Thanksgiving is almost here and along with the holidays comes a ton of entertaining. Place cards are always a good idea as they keep the peace in case of any inter-family drama but don’t hesitate to use them even if everyone gets along. Designating a special seat for each individual guest makes the event that much more special. So this year, knock place cards and favors off your list at the same time with rustic plaster cast leaf ornaments. Don’t let the long list of materials deter you! Most of the stuff you can find around the house and the rest can be picked up quickly at any craft supply store. So let’s dive right in and cast some leaves!
- Mold Putty (available in most craft stores)
- Variety of leaves
- Paper towels
- Self adhesive foam sheets (available in most craft stores)
- Brayer (rolling pin will also work for this step)
- Hole punch
- Parchment paper (available at the grocery store)
- Rolling pin
- 2 pencils
- Small craft scissors
- Plaster of Paris (available in craft or hardware stores)
- Plastic cup
- Fine grit sandpaper
- Acrylic paints
- Spray or brush on clear coat
- Paper tags
- Twine or ribbon
1. Collect a variety of leaves and break off the stems. When selecting leaves, make sure they have good texture, aren’t too dry or brittle, and the shape of the leaf is not too skinny in any one area or your casts will be too fragile. If the leaves are collected wet, place them between sheets of paper towel and set them under a heavy book until they’re dry.
2. Cut a piece of foam to fit one leaf and peel off the paper backing. Place the leaf face down (the vein texture is more apparent on the back of the leaf) onto the sticky side of the foam and press flat using a clean brayer or rolling pin. Repeat with the rest of the leaves.
3. Carefully cut around the leaf to maintain its natural shape with small craft scissors. When finished, adhere the foam backing to a second piece of foam and cut out. The double layer of foam will give the leaf added thickness when creating the mold. Finally, punch a hole through all three layers at the base of the leaf.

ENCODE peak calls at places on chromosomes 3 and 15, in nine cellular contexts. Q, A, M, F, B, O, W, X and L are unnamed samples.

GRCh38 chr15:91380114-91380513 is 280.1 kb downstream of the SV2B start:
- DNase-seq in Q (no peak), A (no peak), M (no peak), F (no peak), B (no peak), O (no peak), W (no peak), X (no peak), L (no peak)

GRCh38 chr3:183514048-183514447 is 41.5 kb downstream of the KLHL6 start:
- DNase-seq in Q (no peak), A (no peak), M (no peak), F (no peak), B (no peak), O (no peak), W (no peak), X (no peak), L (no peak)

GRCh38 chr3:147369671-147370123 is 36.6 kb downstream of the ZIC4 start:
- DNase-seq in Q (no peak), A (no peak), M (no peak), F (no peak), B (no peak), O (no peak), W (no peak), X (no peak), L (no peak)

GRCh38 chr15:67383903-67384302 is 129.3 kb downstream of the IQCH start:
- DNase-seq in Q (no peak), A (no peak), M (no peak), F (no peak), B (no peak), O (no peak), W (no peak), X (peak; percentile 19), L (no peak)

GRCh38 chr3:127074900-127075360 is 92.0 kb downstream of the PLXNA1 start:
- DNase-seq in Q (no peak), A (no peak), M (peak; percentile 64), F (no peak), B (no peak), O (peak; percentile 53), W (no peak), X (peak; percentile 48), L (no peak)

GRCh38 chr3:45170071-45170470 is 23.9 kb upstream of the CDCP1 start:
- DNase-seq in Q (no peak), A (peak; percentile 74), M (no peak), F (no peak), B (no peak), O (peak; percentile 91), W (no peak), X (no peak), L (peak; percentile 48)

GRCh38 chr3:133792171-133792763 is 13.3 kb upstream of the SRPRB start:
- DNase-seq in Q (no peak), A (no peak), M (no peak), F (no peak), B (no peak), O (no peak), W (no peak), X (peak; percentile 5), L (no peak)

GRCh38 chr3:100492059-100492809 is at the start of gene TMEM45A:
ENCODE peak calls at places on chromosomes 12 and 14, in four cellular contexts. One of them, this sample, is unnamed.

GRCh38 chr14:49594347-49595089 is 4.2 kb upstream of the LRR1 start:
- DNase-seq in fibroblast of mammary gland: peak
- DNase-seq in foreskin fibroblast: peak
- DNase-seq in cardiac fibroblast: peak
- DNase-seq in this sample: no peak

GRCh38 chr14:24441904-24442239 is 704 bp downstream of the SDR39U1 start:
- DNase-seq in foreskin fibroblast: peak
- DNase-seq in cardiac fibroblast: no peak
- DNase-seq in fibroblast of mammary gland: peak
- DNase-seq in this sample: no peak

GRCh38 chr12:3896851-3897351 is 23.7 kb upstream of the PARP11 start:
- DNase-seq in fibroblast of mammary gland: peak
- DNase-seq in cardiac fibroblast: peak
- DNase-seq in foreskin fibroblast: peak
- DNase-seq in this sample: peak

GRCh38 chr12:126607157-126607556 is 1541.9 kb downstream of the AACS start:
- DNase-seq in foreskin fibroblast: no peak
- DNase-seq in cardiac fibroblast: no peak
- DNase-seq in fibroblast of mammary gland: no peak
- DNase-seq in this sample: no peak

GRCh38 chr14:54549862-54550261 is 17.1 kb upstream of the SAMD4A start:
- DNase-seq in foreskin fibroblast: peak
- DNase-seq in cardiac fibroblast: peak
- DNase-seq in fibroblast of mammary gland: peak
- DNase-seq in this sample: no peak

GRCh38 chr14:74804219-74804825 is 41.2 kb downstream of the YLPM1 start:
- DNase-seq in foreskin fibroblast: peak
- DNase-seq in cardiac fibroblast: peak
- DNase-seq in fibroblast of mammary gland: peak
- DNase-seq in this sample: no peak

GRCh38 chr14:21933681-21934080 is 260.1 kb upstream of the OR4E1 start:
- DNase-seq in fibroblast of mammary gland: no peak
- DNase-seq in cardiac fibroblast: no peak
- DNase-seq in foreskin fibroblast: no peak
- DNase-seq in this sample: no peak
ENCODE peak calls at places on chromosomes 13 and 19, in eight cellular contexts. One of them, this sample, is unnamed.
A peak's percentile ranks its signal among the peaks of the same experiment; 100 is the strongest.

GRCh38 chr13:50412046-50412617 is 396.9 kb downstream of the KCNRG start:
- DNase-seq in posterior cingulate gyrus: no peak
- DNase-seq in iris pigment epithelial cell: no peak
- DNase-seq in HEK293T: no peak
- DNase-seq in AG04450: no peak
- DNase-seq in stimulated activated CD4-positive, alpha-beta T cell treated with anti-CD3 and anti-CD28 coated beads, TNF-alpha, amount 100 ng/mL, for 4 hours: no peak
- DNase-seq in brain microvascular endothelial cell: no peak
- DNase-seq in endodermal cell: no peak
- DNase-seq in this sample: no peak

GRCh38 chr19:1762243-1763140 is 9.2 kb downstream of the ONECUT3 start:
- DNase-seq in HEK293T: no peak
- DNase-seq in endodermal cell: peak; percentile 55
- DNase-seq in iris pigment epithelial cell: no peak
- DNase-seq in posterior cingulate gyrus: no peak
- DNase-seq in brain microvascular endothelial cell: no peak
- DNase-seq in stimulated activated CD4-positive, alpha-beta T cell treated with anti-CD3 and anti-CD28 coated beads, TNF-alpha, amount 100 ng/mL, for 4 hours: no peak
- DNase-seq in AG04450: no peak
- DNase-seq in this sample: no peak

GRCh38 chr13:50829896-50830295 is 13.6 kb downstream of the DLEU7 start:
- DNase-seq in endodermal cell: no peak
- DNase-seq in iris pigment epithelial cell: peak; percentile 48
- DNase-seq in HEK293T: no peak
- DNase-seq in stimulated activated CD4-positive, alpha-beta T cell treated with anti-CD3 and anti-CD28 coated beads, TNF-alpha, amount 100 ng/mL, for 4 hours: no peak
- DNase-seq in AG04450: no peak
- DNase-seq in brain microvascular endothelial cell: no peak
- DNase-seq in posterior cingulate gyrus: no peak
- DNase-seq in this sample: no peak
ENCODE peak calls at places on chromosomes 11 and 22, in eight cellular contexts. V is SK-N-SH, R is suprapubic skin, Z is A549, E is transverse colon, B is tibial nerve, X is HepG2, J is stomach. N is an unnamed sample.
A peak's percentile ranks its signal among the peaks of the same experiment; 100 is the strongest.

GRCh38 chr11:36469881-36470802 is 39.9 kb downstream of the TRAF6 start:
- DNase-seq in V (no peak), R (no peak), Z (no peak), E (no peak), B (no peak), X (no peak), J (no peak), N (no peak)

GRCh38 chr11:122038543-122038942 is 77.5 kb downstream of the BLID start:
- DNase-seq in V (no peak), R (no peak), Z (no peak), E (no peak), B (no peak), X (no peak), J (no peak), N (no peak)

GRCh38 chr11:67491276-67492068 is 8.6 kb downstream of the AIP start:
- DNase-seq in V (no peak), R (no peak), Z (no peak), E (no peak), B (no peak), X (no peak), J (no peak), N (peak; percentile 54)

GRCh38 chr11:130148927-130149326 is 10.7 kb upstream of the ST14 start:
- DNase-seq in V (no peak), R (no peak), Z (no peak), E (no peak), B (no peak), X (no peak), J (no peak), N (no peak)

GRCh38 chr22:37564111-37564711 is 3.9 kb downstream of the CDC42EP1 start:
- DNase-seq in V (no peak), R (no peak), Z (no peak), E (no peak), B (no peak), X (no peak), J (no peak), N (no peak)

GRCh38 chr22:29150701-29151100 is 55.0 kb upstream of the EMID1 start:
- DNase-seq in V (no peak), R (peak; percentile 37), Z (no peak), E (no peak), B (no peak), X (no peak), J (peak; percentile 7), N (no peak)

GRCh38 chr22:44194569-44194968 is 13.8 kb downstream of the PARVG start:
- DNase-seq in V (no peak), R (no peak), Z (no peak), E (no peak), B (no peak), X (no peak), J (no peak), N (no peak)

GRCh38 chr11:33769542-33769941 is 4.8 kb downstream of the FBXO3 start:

4. Cut a piece of parchment paper large enough to protect your work surface. Read through all of the manufacturer’s instructions on the mold putty before you begin as it will vary company to company. For most brands, mix equal parts of the putty together until a uniform color is achieved and there is enough to lay down a 1/2″ thick layer slightly larger than the object to be molded.
5. Flatten the putty out on the parchment paper in the shape of the leaf and press the leaf face down into the putty. Lay a pencil on either side of the mold and flatten with the rolling pin. The pencils keep the rolling pin at a uniform level so neither side of the mold is thinner than the other. Repeat for the rest of the leaves.
6. Place another piece of parchment paper on top of the molds and place a heavy book on top. Let the molds sit for 1/2 an hour. When the molds are dry the parchment paper will be stuck to the putty so carefully and slowly peel it off.
7. Gently pull the leaves from the dry putty. If any part of the leaf becomes detached from the foam and sticks inside the mold carefully scrape it out with a finger nail or wet the mold and try rubbing it off.
8. In a plastic cup, mix 2 parts plaster to 1 part cold water. For example, to fill 3 molds I used 1/2 cup plaster and 1/4 cup water. Mix until smooth and then carefully spoon into molds. Tamp down to even the plaster out and get rid of air bubbles. Let stand 2 to 3 hours and then gently remove from the molds and repeat as needed. When the plaster is removed from the cast it will feel slightly damp and cold. Lay the casts flat to fully dry overnight.
9. Use fine grit sandpaper to remove any excess plaster and to clean up the shape of the leaf. In the photo below the leaf on the left has been sanded and the leaf on the right has not.
10. Make sure all the sanding dust is off of the leaves before beginning to paint. First, begin by painting the base white with one coat of acrylic paint. Let the paint dry completely.
11. To antique the leaves, rub a second darker layer onto the leaf with a clean cloth or paper towel. For example, I used a mixture of brown and silver paints. Quickly rub the paint on and then with a second damp cloth, rub the paint off. Keep experimenting until the desired effect is reached. Let dry.
12. Once the antiquing has dried, spray or brush on a matte finish clear coat to protect the surface and make the leaves more durable. Allow to dry.
13. Write the name of your guests onto paper tags and thread them each onto a strip of twine or ribbon 14″ long. Knot the twine at the top.
14. Adjust the tag so it’s at the top of the twine near the knot. Thread the bottom through the hole in the leaf, back to front, make a loop, and slip the knot and the tag through the loop. Pull tight, adjusting as you go so the knotted end is evenly centered at the top.
15. Now place the ornaments on your Thanksgiving table and ENJOY!
You can also check out our hand-made ceramic Fallen Leaves in the Beekman 1802 Mercantile. Click here
Lucy Blaire has written for countless craft magazines including Sew News, Stitch, Simply Handmade, and ReadyMade; she has appeared on PBS’s Sew It All TV; writes for her blog, East Camp Home; and runs her Etsy shop, Lucy Blaire Handmade. With what little time is left Lucy can be found living quietly in Catskill, NY with her husband Ben and baby Marian in their little house with the red tin roof.